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Boy About Town – Tony Fletcher Review

Boy About Town – Tony Fletcher Review

boy-about-town-coverPublished: August 2014

It is very easy to underestimate the power of music in our lives. As an accomplished music biographer, Tony Fletcher knows better than anyone the defining capability of music and in his own memoir shares the music that influenced him as he grew up in one of the most creative periods of British cultural history. Presented as a collection of vignettes each headed by a song that defined the moment, Fletcher recreates his coming-of-age in a Top 50 countdown starting in 1972 at eight years old with the purchase of his first single (David Cassidy – ‘Could it be Forever’) and ending as a sixteen-year-old school leaver on the old cliché that life is just about to begin.

The whole thing has a very Almost Famous feel to it, and I think the similarities just prove how different life in the 1970s was for the music industry. Fletcher manages to be both an awkward and unpopular boy trying to survive secondary school, and an emerging music journalist rubbing shoulders with musicians. What Fletcher is most famous for is, of course, the success of his fanzine Jamming! which hebegan during his time at school. Fletcher shares the history of this fanzine, beginning with the idea and building up its increasing popularity as he gained exclusives with his favourite bands for cover interviews. In a world of social media where we’re supposedly more connected to our idols than ever, Fletcher really highlights that the relationship between musicians and their fans has changed dramatically over the past thirty years, and most likely for the worse.

For myself, it is because of this that the memoir becomes very much a story of its era. Fletcher grew up at the heart of a musical revolution that was defined by its eclecticism and the immersive relationship between musicians and their fans. Although the apparent ease of bumping into your idol on the street and being invited to the studio for an interview seems far-fetched in itself, for Fletcher it was his life and the whole journey is built up within a world he recreates with such unflinching realism that it can get a little embarrassing at times.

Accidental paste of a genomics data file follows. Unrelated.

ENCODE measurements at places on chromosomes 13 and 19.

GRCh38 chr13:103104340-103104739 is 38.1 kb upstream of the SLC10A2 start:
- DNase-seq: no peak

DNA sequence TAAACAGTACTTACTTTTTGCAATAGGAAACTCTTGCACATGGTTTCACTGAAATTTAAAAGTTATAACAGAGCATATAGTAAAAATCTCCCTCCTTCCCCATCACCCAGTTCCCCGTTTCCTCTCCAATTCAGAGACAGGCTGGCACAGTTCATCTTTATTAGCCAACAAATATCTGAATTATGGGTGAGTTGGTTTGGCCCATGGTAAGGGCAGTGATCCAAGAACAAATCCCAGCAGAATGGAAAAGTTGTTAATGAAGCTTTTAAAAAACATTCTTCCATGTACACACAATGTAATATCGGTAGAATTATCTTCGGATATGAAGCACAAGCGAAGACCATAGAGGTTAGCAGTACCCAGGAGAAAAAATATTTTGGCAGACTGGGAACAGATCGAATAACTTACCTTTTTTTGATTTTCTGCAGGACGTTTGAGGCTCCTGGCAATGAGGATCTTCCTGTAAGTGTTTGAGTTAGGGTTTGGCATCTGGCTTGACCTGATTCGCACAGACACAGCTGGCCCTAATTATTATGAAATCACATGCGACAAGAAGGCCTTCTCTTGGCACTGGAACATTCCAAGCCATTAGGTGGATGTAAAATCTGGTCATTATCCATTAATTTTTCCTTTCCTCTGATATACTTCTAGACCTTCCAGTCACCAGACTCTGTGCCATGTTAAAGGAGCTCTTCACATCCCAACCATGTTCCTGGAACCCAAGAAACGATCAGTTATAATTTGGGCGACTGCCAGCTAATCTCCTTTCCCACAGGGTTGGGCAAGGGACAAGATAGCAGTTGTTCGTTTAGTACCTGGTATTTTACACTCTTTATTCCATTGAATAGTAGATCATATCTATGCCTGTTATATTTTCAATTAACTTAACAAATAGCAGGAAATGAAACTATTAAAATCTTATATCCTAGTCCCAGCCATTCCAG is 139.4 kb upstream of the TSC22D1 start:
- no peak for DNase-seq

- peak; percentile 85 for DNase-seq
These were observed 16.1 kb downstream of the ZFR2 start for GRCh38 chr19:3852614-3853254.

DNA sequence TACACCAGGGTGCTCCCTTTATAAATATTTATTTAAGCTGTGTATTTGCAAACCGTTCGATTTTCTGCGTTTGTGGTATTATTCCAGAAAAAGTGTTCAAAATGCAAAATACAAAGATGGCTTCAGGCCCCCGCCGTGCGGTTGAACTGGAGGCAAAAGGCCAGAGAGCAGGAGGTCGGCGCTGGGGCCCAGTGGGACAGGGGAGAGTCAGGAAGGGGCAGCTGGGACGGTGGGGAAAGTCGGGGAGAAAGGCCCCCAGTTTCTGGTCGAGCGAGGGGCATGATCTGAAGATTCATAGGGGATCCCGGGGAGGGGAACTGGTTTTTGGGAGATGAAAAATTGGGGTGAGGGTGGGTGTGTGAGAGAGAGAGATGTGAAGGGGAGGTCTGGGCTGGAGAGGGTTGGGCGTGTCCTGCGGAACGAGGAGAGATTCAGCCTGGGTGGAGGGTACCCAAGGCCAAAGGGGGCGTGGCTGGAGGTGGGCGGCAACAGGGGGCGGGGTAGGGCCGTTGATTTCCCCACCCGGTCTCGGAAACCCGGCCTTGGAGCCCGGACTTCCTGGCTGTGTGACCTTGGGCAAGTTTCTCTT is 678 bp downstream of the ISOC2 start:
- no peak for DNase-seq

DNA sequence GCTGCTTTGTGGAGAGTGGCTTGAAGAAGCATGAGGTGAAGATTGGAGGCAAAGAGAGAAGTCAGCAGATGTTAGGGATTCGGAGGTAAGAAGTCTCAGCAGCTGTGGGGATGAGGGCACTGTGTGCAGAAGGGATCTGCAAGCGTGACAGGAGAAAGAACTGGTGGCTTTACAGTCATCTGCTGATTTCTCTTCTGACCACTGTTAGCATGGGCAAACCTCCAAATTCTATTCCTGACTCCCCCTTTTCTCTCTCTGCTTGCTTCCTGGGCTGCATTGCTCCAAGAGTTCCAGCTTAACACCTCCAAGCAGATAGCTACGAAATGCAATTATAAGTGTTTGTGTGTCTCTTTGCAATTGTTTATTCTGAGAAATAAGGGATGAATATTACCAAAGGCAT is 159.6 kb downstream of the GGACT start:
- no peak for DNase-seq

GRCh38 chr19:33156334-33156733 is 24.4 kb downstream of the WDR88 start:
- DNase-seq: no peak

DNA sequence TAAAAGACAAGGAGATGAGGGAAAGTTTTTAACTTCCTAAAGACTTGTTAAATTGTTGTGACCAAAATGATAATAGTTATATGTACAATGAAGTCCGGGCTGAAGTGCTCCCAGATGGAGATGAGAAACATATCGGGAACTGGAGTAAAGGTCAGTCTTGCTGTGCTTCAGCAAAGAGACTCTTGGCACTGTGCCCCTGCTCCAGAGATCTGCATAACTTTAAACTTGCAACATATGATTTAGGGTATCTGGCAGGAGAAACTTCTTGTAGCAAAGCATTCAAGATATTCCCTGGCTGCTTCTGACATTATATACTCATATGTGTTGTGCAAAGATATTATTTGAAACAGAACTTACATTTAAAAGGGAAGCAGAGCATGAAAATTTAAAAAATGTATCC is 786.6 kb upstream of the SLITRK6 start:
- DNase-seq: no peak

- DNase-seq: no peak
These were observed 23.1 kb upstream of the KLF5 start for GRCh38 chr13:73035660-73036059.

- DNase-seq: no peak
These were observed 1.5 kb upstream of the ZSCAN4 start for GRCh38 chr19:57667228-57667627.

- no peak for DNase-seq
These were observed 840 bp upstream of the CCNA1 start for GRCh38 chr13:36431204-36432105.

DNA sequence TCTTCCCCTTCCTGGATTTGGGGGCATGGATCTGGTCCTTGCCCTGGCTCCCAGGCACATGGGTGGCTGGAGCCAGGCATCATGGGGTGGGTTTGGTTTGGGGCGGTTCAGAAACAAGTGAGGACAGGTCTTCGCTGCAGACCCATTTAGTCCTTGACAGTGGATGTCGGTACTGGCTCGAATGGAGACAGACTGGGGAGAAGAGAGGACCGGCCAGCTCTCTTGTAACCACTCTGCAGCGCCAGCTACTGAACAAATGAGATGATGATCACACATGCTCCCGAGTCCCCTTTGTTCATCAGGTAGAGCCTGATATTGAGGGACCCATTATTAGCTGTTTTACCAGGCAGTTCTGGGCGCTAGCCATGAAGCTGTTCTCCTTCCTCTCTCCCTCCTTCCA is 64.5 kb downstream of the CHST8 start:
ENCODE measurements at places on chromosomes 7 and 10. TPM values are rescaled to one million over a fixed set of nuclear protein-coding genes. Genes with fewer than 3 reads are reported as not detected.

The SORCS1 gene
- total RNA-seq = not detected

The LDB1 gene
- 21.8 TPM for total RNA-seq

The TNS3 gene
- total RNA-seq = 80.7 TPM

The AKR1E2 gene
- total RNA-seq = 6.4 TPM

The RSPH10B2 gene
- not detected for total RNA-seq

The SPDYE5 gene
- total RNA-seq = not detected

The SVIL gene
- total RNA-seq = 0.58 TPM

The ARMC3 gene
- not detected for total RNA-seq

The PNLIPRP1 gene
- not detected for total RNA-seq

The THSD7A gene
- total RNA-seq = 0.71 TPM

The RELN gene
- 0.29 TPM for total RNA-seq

What really drives this memoir, however, is not the story of Fletcher’s adolescence but rather its relationship with music that becomes the very essence of his narrative, and his life. One of the most memorable passages of the book came in Fletcher’s tribute to The Who’s late drummer, Keith Moon, and what he and his music taught him. Namely that: “you didn’t have to sacrifice your dreams for the security of normality, that you could, by your talents and determination – and yes, your lunacy – take control of your own destiny to live your life in the stratosphere, far above the miserable majority of the human race, like a comet streaking through the night sky”.

I came into this book with no real awareness of the ‘70s music scene beyond what I remember from my parents, which brought a smile to my face every time I recognised a band, or a song, they used to listen to. Through Tony Fletcher’s life the diversity of the 1970s is completely and utterly exposed in both its best and worst lights. I think we tend to forget that music in itself is a form of expression and for Fletcher this music became his education, his source of employment and, most evidently, his lifeline.


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